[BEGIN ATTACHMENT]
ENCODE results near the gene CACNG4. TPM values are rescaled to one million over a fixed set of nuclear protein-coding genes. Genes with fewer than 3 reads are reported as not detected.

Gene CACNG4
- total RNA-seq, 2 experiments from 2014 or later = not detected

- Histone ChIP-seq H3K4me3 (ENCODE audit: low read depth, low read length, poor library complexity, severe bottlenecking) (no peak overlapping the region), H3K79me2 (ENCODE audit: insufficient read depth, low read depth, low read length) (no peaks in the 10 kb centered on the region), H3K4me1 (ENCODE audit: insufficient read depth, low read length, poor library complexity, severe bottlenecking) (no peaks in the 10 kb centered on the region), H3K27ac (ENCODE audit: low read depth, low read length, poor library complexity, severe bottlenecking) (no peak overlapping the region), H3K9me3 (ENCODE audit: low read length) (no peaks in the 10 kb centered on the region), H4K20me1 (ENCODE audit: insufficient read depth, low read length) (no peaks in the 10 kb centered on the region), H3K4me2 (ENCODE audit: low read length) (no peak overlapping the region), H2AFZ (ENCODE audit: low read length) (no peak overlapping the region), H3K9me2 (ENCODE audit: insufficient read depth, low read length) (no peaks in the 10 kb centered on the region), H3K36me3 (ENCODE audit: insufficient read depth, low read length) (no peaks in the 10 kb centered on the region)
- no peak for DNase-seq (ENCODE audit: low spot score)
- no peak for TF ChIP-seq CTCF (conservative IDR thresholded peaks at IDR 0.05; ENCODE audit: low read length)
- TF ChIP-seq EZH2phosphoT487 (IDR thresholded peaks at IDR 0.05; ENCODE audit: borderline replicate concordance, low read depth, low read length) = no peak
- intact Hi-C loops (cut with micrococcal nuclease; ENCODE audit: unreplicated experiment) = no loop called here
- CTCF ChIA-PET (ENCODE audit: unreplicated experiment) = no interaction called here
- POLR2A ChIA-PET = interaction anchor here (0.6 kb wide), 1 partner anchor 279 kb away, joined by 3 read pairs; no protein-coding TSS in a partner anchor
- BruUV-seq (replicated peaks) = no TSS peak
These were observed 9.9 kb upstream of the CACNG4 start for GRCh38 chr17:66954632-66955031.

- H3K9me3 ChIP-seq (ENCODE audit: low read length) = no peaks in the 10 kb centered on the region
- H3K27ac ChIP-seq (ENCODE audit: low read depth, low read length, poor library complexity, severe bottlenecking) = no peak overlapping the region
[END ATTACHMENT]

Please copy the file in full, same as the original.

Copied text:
ENCODE results near the gene CACNG4. TPM values are rescaled to one million over a fixed set of nuclear protein-coding genes. Genes with fewer than 3 reads are reported as not detected.

Gene CACNG4
- total RNA-seq, 2 experiments from 2014 or later = not detected

- Histone ChIP-seq H3K4me3 (ENCODE audit: low read depth, low read length, poor library complexity, severe bottlenecking) (no peak overlapping the region), H3K79me2 (ENCODE audit: insufficient read depth, low read depth, low read length) (no peaks in the 10 kb centered on the region), H3K4me1 (ENCODE audit: insufficient read depth, low read length, poor library complexity, severe bottlenecking) (no peaks in the 10 kb centered on the region), H3K27ac (ENCODE audit: low read depth, low read length, poor library complexity, severe bottlenecking) (no peak overlapping the region), H3K9me3 (ENCODE audit: low read length) (no peaks in the 10 kb centered on the region), H4K20me1 (ENCODE audit: insufficient read depth, low read length) (no peaks in the 10 kb centered on the region), H3K4me2 (ENCODE audit: low read length) (no peak overlapping the region), H2AFZ (ENCODE audit: low read length) (no peak overlapping the region), H3K9me2 (ENCODE audit: insufficient read depth, low read length) (no peaks in the 10 kb centered on the region), H3K36me3 (ENCODE audit: insufficient read depth, low read length) (no peaks in the 10 kb centered on the region)
- no peak for DNase-seq (ENCODE audit: low spot score)
- no peak for TF ChIP-seq CTCF (conservative IDR thresholded peaks at IDR 0.05; ENCODE audit: low read length)
- TF ChIP-seq EZH2phosphoT487 (IDR thresholded peaks at IDR 0.05; ENCODE audit: borderline replicate concordance, low read depth, low read length) = no peak
- intact Hi-C loops (cut with micrococcal nuclease; ENCODE audit: unreplicated experiment) = no loop called here
- CTCF ChIA-PET (ENCODE audit: unreplicated experiment) = no interaction called here
- POLR2A ChIA-PET = interaction anchor here (0.6 kb wide), 1 partner anchor 279 kb away, joined by 3 read pairs; no protein-coding TSS in a partner anchor
- BruUV-seq (replicated peaks) = no TSS peak
These were observed 9.9 kb upstream of the CACNG4 start for GRCh38 chr17:66954632-66955031.

- H3K9me3 ChIP-seq (ENCODE audit: low read length) = no peaks in the 10 kb centered on the region
- H3K27ac ChIP-seq (ENCODE audit: low read depth, low read length, poor library complexity, severe bottlenecking) = no peak overlapping the region